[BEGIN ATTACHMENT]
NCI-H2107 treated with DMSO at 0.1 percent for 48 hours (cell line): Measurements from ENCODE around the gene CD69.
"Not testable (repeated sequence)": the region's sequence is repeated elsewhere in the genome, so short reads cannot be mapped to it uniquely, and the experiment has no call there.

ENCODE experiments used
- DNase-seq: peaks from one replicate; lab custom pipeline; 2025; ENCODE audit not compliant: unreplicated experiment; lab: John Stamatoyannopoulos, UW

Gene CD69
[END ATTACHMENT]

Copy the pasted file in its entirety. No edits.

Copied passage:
NCI-H2107 treated with DMSO at 0.1 percent for 48 hours (cell line): Measurements from ENCODE around the gene CD69.
"Not testable (repeated sequence)": the region's sequence is repeated elsewhere in the genome, so short reads cannot be mapped to it uniquely, and the experiment has no call there.

ENCODE experiments used
- DNase-seq: peaks from one replicate; lab custom pipeline; 2025; ENCODE audit not compliant: unreplicated experiment; lab: John Stamatoyannopoulos, UW

Gene CD69